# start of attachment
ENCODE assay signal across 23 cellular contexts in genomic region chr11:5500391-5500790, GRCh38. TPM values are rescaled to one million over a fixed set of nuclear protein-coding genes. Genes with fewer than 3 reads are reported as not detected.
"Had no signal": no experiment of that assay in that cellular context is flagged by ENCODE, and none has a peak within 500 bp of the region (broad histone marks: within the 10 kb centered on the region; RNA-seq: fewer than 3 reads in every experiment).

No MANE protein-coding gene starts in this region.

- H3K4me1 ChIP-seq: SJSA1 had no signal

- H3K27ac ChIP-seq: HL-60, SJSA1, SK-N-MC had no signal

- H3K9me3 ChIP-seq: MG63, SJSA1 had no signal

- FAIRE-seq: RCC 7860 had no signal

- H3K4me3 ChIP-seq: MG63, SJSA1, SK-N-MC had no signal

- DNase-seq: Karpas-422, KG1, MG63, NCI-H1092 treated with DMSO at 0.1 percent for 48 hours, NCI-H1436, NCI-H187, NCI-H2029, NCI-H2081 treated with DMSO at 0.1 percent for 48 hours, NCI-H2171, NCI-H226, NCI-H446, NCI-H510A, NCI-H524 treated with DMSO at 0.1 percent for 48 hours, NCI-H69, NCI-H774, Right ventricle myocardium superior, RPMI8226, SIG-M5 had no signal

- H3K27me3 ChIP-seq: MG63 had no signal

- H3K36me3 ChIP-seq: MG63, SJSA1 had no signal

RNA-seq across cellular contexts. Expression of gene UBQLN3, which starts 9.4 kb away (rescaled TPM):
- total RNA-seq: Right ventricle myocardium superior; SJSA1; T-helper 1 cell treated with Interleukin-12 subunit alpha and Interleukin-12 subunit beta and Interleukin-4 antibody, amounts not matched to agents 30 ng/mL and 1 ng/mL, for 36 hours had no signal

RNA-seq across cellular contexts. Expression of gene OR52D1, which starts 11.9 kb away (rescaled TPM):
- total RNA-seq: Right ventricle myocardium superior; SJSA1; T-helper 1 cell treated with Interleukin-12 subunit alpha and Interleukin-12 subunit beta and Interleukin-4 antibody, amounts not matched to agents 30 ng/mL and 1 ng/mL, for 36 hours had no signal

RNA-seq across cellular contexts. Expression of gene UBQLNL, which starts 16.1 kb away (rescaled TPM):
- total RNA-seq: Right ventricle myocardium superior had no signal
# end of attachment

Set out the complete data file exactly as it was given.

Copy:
ENCODE assay signal across 23 cellular contexts in genomic region chr11:5500391-5500790, GRCh38. TPM values are rescaled to one million over a fixed set of nuclear protein-coding genes. Genes with fewer than 3 reads are reported as not detected.
"Had no signal": no experiment of that assay in that cellular context is flagged by ENCODE, and none has a peak within 500 bp of the region (broad histone marks: within the 10 kb centered on the region; RNA-seq: fewer than 3 reads in every experiment).

No MANE protein-coding gene starts in this region.

- H3K4me1 ChIP-seq: SJSA1 had no signal

- H3K27ac ChIP-seq: HL-60, SJSA1, SK-N-MC had no signal

- H3K9me3 ChIP-seq: MG63, SJSA1 had no signal

- FAIRE-seq: RCC 7860 had no signal

- H3K4me3 ChIP-seq: MG63, SJSA1, SK-N-MC had no signal

- DNase-seq: Karpas-422, KG1, MG63, NCI-H1092 treated with DMSO at 0.1 percent for 48 hours, NCI-H1436, NCI-H187, NCI-H2029, NCI-H2081 treated with DMSO at 0.1 percent for 48 hours, NCI-H2171, NCI-H226, NCI-H446, NCI-H510A, NCI-H524 treated with DMSO at 0.1 percent for 48 hours, NCI-H69, NCI-H774, Right ventricle myocardium superior, RPMI8226, SIG-M5 had no signal

- H3K27me3 ChIP-seq: MG63 had no signal

- H3K36me3 ChIP-seq: MG63, SJSA1 had no signal

RNA-seq across cellular contexts. Expression of gene UBQLN3, which starts 9.4 kb away (rescaled TPM):
- total RNA-seq: Right ventricle myocardium superior; SJSA1; T-helper 1 cell treated with Interleukin-12 subunit alpha and Interleukin-12 subunit beta and Interleukin-4 antibody, amounts not matched to agents 30 ng/mL and 1 ng/mL, for 36 hours had no signal

RNA-seq across cellular contexts. Expression of gene OR52D1, which starts 11.9 kb away (rescaled TPM):
- total RNA-seq: Right ventricle myocardium superior; SJSA1; T-helper 1 cell treated with Interleukin-12 subunit alpha and Interleukin-12 subunit beta and Interleukin-4 antibody, amounts not matched to agents 30 ng/mL and 1 ng/mL, for 36 hours had no signal

RNA-seq across cellular contexts. Expression of gene UBQLNL, which starts 16.1 kb away (rescaled TPM):
- total RNA-seq: Right ventricle myocardium superior had no signal